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Alex Levine: ‘Bottle-Types’ and Contortionists

Back in the heat of summer, as we were breaking the season, we knew episode 305 was supposed to be a smaller “bottle-type” show, meaning we would lean heavily on our existing sets and try to shoot the episode in seven days. But as the season-long narrative unfolded, the 305 elements began to emerge: Sarah and Helena imprisoned next to each other in the rendition camp. Big escape set piece. “Breaking Prolethean” dance party. Cosima’s new flame. Contortionism! Doesn’t sound so small, does it?

And then David Frazee, one of our best directors, started making plans. He embellished the run-and-jump, extended the wall-climb, blocked out the braining of the soldier. He also worked with our production designer John Dondertman to make sure Sarah and Helena were visible to each other through the vent grating—making those scenes far more visually interesting, and far more technically difficult to shoot. By the time we were into prep, it wasn’t close to a bottle-type show…

My favorite part of producing the show was the planning and execution of the “contortionist” sequence. In researching prison escapes to write the script, I came across the story of a Chinese yoga master who escaped his prison cell by squeezing himself out through a meal-tray slot. He claimed he had a skin condition so a doctor would prescribe him ointment. Then he greased himself up and smushed himself under and out. And when I pitched it to Graeme, he just pointed his finger right at me. Yeah, Helena’s definitely doing that. Sometimes you just know when something fits.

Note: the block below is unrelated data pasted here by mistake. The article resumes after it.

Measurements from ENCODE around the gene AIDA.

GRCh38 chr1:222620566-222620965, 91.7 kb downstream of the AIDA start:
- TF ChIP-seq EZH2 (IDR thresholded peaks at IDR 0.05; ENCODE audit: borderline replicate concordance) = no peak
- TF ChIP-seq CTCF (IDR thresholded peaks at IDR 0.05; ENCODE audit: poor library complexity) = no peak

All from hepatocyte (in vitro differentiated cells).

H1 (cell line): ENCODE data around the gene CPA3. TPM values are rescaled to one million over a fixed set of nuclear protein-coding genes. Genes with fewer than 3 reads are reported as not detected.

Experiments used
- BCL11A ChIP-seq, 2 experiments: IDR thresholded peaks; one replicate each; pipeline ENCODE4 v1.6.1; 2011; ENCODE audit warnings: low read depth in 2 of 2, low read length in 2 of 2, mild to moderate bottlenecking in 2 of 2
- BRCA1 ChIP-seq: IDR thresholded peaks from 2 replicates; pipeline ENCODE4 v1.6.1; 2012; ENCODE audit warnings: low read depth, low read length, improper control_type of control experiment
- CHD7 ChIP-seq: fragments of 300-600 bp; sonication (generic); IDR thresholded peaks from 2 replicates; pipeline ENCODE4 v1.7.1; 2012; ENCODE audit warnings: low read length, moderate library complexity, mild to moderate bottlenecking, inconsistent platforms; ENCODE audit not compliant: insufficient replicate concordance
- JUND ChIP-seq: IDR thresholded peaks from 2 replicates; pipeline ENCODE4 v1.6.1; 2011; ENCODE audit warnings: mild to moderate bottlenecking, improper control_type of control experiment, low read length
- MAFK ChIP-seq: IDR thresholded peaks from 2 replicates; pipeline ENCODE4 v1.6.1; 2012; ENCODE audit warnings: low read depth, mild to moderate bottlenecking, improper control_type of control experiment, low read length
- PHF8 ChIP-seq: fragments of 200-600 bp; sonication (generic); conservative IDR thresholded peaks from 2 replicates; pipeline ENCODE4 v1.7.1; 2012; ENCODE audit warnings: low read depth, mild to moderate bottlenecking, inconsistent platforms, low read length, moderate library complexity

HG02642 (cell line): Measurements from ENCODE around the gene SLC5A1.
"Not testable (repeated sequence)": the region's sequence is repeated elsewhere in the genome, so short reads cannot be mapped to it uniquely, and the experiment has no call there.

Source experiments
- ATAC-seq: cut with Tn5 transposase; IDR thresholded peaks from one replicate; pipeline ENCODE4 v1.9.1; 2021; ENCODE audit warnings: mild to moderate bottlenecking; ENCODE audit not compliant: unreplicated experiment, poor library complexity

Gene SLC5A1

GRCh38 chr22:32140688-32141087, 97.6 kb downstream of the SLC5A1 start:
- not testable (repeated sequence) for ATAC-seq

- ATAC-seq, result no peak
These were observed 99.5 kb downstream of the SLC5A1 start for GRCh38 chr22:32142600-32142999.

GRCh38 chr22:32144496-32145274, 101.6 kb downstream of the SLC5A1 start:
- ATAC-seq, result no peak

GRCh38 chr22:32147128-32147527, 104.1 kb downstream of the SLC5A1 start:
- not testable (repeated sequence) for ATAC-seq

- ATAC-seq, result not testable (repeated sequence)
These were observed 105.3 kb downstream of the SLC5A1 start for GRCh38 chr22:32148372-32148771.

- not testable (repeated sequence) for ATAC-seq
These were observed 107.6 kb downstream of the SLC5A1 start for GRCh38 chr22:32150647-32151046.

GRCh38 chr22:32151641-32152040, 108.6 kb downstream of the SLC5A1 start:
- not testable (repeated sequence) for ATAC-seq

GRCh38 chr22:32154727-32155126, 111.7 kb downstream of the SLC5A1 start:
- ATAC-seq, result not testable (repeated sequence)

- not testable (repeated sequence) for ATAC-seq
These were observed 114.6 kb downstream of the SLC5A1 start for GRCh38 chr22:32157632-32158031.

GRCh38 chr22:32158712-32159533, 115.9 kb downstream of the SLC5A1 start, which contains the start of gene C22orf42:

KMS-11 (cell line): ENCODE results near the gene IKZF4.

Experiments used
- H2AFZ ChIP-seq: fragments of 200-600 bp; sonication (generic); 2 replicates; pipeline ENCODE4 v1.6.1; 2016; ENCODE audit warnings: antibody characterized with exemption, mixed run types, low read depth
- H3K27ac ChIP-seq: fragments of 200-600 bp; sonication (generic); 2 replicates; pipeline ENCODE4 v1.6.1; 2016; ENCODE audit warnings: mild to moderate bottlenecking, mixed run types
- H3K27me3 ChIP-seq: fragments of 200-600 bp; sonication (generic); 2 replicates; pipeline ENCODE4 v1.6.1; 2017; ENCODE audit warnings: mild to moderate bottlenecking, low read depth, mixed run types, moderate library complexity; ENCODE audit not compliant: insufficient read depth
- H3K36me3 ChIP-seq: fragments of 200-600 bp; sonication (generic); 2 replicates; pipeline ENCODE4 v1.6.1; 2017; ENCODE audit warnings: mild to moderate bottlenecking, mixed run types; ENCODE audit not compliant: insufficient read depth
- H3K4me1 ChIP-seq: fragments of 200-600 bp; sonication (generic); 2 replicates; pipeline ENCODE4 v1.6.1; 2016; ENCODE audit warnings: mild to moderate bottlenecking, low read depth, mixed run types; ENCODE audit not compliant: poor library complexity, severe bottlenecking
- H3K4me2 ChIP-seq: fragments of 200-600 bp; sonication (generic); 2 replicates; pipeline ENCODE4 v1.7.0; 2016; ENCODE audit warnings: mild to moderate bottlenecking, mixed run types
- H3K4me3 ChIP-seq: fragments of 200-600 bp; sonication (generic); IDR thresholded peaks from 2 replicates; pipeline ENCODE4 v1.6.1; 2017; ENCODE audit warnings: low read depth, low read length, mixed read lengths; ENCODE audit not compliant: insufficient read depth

We auditioned a number of gymnasts and hired a phenomenal athlete, Dora Yudeikin, to do the stunt work. Dora was so graceful and strong she had to be directed to make everything look harder, and we had to actually make the prison cell window slot much smaller. We also had to shoot the run-and-jump and the wall-climb on the same day as the contortionist stuff. So we had two units running simultaneously in the same space, sharing Tat and the stunt doubles. John Fawcett shot much of the contortionist work while David Frazee filmed the run-and-jump and the climb. At one point there were five Tat stand-ins or stunt doubles on one set. Crazytown.

I also had the great fortune to work with Ksenia Solo, Cosima’s new “friend,” Shay. I’d been a fan of Ksenia’s work on Lost Girl, and watching her and Tat in their two-handers was a treat. Tat and Ksenia have apparently known each other for a long time, having worked as child actors together. So they had instant chemistry, as I’m sure you noticed.

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But of course, the biggest thrill of working on this show is always the same: watching Tat work, watching her bring these incredibly diverse characters to vivid, electric, credible, indelible, can’t-stop-watching life. Some of her choices as Helena were jaw-dropping. And not just the big ones, like pretending to snap Paul in two through the cell bars. Tat’s Helena characterization is so subtle—a cackle here, a sigh there, is all she needs to deliver menace, laughter, empathy, or even heartbreak. Tat’s Helena carries her wounds on her sleeve, in her posture, on her brow. To see such fully formed characters appear on the set in front of you is mind-boggling. So yeah, even though I’ve been working with her for three years now, I’m still amazed.

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